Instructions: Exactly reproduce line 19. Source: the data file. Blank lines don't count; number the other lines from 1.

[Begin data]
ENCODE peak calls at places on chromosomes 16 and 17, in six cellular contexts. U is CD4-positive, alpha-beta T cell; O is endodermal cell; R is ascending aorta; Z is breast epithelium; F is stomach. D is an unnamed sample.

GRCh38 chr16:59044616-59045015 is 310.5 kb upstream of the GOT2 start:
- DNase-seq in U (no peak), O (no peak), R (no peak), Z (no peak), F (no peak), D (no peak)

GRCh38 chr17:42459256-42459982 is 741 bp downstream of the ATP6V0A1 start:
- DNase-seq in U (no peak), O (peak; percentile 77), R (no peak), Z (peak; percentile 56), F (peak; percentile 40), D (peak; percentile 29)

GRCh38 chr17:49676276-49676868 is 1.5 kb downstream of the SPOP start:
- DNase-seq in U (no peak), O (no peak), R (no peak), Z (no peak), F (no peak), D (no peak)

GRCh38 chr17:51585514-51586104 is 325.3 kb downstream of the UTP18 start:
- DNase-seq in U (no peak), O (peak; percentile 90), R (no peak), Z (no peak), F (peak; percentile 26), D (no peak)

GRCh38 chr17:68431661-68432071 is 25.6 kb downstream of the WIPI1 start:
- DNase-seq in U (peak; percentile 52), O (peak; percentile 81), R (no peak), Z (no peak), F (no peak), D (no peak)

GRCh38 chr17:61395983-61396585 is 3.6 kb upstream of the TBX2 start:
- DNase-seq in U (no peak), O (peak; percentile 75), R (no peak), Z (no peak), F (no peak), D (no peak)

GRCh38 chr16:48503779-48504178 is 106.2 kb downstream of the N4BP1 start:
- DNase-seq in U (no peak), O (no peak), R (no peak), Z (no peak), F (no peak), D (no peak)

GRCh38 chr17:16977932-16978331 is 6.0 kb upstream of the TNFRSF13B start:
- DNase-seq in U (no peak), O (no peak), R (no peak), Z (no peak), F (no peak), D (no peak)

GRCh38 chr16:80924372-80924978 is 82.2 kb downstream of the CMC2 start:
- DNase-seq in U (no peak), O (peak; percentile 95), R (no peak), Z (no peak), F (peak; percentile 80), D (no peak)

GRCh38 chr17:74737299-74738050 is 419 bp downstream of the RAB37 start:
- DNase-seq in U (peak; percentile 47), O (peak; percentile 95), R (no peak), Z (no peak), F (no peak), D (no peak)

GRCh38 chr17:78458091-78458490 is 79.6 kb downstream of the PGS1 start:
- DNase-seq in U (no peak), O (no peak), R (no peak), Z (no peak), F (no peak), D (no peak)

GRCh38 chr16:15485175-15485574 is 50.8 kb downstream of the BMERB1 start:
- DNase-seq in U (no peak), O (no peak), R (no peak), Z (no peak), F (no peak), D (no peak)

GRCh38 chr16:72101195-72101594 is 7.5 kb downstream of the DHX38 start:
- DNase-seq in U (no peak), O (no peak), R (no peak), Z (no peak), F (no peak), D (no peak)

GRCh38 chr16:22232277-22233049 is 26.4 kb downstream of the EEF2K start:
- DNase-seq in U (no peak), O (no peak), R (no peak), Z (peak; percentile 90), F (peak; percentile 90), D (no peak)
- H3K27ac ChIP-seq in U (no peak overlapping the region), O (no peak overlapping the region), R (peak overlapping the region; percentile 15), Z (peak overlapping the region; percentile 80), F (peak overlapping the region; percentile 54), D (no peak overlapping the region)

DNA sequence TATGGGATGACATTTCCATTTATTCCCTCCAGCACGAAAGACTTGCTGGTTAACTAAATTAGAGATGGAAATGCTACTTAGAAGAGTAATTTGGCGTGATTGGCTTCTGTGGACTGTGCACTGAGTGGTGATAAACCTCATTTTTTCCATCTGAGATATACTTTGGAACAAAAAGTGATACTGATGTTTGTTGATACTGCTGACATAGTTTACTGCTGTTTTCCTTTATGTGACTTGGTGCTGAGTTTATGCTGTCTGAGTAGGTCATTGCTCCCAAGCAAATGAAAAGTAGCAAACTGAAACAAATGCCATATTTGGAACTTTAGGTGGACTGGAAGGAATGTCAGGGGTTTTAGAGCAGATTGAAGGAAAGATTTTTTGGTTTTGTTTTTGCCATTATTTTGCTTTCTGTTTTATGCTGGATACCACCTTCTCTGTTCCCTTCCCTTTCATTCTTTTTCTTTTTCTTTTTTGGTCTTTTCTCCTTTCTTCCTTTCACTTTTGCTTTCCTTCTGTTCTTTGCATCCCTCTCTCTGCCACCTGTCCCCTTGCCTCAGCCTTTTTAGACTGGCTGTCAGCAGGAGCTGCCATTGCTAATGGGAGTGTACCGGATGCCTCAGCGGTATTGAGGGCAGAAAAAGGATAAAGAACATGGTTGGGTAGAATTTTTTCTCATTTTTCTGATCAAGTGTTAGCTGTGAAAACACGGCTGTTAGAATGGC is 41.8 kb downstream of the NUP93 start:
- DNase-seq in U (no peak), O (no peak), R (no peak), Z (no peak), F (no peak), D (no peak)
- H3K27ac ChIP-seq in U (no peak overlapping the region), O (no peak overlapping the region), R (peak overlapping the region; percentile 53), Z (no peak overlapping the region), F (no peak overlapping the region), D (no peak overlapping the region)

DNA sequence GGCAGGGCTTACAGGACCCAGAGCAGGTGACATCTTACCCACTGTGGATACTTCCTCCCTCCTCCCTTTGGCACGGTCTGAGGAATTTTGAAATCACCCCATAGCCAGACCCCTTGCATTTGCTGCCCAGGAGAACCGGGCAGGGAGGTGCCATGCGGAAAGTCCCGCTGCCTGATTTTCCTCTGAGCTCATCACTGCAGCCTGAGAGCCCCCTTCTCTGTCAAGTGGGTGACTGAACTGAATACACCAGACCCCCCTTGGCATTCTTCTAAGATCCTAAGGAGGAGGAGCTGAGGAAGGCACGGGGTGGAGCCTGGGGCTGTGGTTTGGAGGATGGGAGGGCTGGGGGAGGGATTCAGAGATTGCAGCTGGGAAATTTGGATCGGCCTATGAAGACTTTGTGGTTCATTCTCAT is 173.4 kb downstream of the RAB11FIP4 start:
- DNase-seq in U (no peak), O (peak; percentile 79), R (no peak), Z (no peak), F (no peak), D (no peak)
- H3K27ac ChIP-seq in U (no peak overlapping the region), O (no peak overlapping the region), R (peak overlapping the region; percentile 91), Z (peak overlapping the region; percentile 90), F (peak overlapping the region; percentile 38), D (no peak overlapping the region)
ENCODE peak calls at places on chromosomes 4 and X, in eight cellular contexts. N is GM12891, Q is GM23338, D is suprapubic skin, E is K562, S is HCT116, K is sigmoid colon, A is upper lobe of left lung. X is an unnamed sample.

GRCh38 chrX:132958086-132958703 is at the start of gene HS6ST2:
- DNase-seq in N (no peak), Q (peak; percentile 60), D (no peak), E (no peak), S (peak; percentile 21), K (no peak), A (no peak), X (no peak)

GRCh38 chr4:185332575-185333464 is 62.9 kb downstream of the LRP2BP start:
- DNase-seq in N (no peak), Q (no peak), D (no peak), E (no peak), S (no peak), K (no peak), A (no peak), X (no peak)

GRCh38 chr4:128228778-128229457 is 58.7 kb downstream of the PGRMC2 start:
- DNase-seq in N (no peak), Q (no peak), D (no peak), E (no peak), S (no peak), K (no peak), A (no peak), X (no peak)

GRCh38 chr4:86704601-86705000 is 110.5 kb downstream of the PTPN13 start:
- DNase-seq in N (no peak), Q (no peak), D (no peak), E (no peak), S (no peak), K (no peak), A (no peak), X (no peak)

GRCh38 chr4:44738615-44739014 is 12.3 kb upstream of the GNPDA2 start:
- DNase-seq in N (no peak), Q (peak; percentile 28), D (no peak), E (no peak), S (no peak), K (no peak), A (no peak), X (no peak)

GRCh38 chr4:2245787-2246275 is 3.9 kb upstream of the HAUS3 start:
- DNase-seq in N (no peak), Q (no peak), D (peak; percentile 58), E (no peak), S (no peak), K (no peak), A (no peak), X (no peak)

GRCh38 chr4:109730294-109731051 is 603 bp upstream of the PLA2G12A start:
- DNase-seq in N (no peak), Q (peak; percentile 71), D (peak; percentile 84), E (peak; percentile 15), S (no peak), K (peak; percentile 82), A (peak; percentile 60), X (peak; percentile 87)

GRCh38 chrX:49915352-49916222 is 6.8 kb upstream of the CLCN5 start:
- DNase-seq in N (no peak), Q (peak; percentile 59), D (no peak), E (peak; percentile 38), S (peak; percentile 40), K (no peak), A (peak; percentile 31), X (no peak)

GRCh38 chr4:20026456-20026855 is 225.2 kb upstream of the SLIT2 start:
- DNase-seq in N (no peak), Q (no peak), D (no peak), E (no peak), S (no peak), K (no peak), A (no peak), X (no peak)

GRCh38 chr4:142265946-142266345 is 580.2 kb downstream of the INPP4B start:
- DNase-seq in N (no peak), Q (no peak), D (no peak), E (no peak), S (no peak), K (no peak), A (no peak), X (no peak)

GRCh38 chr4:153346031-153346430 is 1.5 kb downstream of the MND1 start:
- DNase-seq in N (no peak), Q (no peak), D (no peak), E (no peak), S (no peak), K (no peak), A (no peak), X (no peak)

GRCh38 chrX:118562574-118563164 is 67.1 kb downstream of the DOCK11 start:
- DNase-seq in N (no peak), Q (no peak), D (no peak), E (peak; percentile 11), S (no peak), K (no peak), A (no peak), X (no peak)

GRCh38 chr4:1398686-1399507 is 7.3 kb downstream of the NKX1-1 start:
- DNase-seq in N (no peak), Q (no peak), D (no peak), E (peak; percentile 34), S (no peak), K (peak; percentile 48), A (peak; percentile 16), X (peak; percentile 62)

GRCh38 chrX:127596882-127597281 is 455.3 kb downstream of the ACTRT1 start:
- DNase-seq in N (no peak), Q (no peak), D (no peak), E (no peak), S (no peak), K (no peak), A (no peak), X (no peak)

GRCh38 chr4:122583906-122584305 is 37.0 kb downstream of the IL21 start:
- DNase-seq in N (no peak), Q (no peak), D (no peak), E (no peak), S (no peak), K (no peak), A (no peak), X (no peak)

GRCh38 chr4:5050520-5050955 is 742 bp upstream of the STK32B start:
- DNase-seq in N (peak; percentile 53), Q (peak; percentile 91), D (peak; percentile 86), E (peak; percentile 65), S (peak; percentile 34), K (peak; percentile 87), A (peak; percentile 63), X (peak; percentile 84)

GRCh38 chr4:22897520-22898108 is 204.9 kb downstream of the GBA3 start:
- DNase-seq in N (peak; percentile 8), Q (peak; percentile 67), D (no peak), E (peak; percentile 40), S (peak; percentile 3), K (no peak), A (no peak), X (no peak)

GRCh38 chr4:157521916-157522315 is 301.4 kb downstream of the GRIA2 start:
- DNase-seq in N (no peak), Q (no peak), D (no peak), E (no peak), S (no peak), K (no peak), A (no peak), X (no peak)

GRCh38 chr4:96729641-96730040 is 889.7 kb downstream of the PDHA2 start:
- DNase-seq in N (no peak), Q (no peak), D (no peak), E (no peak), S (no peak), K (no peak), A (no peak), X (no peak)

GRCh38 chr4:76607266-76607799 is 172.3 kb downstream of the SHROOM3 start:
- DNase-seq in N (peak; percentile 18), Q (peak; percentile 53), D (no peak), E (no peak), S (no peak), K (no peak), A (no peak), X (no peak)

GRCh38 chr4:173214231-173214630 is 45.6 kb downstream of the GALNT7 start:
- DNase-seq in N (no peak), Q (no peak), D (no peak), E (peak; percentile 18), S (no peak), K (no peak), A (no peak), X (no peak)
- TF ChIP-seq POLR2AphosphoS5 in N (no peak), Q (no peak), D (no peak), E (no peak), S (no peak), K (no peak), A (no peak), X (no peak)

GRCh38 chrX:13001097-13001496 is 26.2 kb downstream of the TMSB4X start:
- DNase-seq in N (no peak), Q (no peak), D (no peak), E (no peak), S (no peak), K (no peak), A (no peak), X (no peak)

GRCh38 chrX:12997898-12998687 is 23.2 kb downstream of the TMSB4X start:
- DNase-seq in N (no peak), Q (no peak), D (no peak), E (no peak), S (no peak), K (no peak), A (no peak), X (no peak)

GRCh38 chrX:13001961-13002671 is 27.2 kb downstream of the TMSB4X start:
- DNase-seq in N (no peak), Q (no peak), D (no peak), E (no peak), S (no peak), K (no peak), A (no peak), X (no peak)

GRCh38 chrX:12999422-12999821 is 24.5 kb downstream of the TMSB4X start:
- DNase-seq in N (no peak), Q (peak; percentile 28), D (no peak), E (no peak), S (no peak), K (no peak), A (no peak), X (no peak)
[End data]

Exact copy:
- DNase-seq in U (no peak), O (peak; percentile 95), R (no peak), Z (no peak), F (peak; percentile 80), D (no peak)